There are some important dates and days which should be remembered by everyone, one such day is national Milk Day which is celebrated on 26 November of every year across India. On this day, programmes are organised in Gujarat to emphasise the importance of milk and how it helps the human body.
Largely, it is observed to commemorate Dr Verghese Kurien’s birth anniversary, famously known as the ‘Milkman of India.’ National Milk Day is observed to provide information on the need and importance of milk in human life. The important fact is that milk is the first food that a child takes after birth.
For human beings, milk is an excellent source of nutrients like phosphorus, calcium, vitamin B, vitamin D and potassium.
The dairy industry in India employs around 5.3% of the GDP. As per the reports and analysis from the Business Standard, the dairy industry will be the growth by about 9-11% in the year 2021-2022. This growth depends upon the factors like per-capita consumption of milk, economic growth, and changing the balance-diet preferences.
Dr Verghese Kurien had ushered the white revolution and made the dairy farm the soul of India’s industrial sector.
On 26 November 2014, the Ministry of Animal Husbandry and Dairying commemorated National Milk Day in his honour. These important dates and days are very essential for a candidate to remember as they might help them with current affairs. National Milk Day of the year 2021 celebrated the 100th birth anniversary of Dr Kurien. Students studying for the UPSC prelims can learn about National Milk Day by reading this article.
Some important dates and days as well as biography of Dr. Verghese Kurien isow
- Dr Verghese Kurien was born on 26 November 1921
- His place of Birth was Calicut, Madras Presidency (now Kozhikode, Kerala, India)
- Dr Kurien father’s name was Puthenparakkal Kurien
- He was married to Susan Molly Peter
- He died on 9 September 2012
- His place of death was Nadiad, Gujarat, India
- Dr Verghese Kurien was known as the Father of the White Revolution of India and Milkman of India.
- He was the General Manager and later Chairman of AMUL, Chairman of MDDB and IRMA
- Dr Kurien had received some prestigious awards, namely Ramon Magsaysay Award for Community Leadership (1963), Padma Shri (1965), Padma Bhushan (1966), Krishi Ratna Award (1986), World Food Prize (1989), Padma Vibhushan (1999), Economic Times Award for Corporate Excellence (2001) and several other awards.
- Dr Kurien had established several institutions, such as Gujarat Cooperative Milk Marketing Federation Ltd (GCMMF), National Dairy Development Board NDDB) and played a significant role in shaping the Dairy Cooperative movement.
- Dr Verghese Kurein brought White Revolution to India and executed the programme, Operation Flood. He helped India to be the largest milk producer in the world.
In the year 1970, India’s National Dairy Development Board (NDDB) started a prestigious programme known as Operation Flood for the betterment of the rural areas. This programme is considered the biggest programme because its aim was to develop the distribution of milk in a wider range in the nation. The programme helped in reducing the malpractices that were done by the milk traders and merchants, and thus it resulted in making India one of the largest producers of milk.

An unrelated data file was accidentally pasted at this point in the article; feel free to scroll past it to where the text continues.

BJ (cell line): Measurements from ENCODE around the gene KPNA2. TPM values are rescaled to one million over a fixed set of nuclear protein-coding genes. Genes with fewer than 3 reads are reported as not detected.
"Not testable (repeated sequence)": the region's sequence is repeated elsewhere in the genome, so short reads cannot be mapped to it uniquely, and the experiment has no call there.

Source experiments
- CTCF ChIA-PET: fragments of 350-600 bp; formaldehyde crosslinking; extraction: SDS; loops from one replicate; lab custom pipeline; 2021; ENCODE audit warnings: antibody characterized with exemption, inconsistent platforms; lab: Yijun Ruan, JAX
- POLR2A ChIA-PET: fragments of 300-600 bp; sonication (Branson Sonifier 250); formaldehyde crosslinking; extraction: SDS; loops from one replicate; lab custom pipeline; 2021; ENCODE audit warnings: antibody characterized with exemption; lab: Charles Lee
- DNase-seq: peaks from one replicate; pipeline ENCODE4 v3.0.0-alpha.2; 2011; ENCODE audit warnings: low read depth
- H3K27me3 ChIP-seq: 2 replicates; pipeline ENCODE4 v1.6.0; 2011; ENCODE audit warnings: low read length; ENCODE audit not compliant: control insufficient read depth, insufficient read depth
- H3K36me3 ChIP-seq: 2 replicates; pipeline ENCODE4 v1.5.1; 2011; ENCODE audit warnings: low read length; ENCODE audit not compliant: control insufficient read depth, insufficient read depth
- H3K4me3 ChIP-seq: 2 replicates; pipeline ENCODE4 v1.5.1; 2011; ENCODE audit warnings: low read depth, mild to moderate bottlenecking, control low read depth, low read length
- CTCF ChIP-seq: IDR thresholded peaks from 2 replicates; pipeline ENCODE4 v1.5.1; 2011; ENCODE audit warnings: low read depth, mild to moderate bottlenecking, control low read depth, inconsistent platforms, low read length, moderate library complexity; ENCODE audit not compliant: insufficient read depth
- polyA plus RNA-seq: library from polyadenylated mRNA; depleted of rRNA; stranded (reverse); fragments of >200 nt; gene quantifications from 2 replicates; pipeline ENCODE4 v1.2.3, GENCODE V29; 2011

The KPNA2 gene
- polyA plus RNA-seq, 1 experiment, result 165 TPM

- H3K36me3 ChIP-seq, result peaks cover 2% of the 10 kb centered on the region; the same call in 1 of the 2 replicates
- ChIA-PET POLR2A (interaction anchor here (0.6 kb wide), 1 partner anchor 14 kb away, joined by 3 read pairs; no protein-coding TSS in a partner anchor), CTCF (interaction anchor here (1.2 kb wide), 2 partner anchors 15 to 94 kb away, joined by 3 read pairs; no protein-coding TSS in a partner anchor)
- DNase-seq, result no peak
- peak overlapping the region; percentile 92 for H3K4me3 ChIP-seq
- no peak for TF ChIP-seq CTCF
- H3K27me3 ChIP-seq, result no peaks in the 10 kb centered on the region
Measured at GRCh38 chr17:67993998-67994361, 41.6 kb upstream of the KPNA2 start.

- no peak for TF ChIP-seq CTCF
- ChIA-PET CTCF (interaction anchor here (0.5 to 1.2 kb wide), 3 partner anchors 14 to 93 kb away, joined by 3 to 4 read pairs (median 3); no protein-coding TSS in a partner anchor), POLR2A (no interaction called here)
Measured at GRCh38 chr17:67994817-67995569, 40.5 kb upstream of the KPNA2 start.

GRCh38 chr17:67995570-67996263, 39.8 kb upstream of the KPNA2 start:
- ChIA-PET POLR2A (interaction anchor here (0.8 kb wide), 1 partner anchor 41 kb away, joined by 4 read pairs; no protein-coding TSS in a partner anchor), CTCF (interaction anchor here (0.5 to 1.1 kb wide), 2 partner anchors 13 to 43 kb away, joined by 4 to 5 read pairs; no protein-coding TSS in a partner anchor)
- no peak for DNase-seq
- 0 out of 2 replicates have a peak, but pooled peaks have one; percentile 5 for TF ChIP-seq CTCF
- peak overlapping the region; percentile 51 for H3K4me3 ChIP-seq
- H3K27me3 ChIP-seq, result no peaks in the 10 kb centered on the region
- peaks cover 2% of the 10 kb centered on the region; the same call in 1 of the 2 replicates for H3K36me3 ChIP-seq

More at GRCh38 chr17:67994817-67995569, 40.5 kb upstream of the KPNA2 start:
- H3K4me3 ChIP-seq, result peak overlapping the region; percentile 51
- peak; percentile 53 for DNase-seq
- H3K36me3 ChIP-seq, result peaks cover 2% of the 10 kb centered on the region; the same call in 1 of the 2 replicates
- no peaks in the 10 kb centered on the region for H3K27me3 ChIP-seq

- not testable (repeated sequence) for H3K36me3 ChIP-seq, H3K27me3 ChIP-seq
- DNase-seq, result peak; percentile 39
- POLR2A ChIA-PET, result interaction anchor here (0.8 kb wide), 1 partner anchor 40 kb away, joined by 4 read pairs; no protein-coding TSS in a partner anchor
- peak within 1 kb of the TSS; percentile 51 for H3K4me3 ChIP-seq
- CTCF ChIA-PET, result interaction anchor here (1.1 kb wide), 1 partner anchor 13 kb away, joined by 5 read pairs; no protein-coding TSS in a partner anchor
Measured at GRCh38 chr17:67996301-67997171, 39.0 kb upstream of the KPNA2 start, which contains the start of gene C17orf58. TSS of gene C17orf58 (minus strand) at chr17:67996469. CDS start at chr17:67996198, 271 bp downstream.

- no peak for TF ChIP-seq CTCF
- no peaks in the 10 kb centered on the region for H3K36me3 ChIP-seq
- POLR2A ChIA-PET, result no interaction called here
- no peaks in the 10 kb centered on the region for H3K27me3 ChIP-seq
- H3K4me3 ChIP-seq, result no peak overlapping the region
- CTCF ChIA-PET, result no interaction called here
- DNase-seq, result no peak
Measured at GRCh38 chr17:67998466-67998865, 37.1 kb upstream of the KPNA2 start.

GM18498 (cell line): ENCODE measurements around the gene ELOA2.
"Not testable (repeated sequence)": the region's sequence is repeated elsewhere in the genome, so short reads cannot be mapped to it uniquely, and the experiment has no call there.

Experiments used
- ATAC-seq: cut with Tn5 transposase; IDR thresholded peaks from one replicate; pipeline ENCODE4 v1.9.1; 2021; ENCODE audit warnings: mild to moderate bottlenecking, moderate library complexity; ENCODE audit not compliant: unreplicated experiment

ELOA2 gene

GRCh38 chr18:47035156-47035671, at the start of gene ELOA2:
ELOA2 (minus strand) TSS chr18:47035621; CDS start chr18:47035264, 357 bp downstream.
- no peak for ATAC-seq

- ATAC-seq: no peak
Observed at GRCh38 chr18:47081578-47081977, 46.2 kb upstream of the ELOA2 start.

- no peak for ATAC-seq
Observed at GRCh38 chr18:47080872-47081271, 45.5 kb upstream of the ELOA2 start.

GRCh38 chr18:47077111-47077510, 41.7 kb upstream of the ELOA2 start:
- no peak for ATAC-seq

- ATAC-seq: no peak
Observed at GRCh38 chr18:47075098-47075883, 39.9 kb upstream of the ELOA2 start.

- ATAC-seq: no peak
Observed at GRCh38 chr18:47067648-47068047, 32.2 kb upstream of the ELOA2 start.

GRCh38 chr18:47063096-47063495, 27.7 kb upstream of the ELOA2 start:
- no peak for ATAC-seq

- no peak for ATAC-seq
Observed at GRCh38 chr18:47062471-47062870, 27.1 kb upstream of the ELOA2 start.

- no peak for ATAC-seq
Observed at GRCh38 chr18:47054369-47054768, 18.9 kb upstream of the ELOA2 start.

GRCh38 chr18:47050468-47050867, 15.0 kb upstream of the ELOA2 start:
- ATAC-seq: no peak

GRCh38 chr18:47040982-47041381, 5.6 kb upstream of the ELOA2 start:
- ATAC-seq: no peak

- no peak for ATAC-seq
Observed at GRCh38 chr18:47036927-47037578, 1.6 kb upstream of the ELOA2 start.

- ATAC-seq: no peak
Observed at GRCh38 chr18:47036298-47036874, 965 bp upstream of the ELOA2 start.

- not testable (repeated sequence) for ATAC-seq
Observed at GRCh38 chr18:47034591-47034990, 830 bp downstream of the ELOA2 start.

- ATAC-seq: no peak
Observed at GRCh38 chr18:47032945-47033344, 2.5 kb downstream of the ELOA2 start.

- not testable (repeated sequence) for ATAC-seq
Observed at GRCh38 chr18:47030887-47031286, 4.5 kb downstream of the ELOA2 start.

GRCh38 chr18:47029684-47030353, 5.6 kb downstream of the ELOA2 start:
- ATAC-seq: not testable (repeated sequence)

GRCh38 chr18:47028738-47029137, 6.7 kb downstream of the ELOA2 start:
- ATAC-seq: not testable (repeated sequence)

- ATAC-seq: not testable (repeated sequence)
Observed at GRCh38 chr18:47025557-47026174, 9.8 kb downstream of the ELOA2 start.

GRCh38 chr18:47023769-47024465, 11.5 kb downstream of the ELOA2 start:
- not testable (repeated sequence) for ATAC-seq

The operation, also known as the White Revolution, was initiated by Dr Verghese Kurien. During that time, NDDB’s chairman was Dr Verghese Kurien, who gave management skills. The programme was a huge success. As a result, This important date should be remembered by every Indian.
The outcome of Operation Flood is as follows.
- There was an increase in the production of milk
- Prices were set reasonable for the consumers
There were three phases of Operation Flood.
Phase I (1970-1980): It was funded by the European Union’s contribution of skimmed milk powder and butter oil to the World Food Programme. Operation Flood connected 18 of India’s best milk sheds with consumers in the country’s main metros, including Delhi, Mumbai, Kolkata, and Chennai, and constructed mother dairies in four of them.
Phase II (1981-1985): The number of milk sheds increased from 18 to 136 during this period. In addition, roughly 290 urban marketplaces increased the number of milk shops. By the end of 1985, a self-sustaining system of 43,000 village cooperatives with 4.25 million dairy farmers had been established. Domestic milk powder output also expanded from 22,000 tonnes to 140,000 tonnes by 1989.
Phase III (1985-1996): During this period, dairy cooperatives extended and upgraded their infrastructure in order to boost market milk volumes. This phase strengthened India’s dairy cooperative system by adding 30,000 new dairy cooperatives to the 42,000 cooperatives in phase II. In 1988-89, the number of milk sheds with women members increased to 173, and the number of Women’s Dairy Cooperative Societies also increased dramatically.
The Union government celebrates the day as part of the Azadi Ka Amrit Mahotsav this year. The government also presents the National Gopal Ratna awards at the National Dairy Development Board (NDDB) campus in Anand.
Aspirants of competitive exams would benefit from this post on National Milk Day. They can look up thorough information on India’s National Milk Day on educational portals.
Additionally, they can learn more about National Milk Day activities by visiting news portals.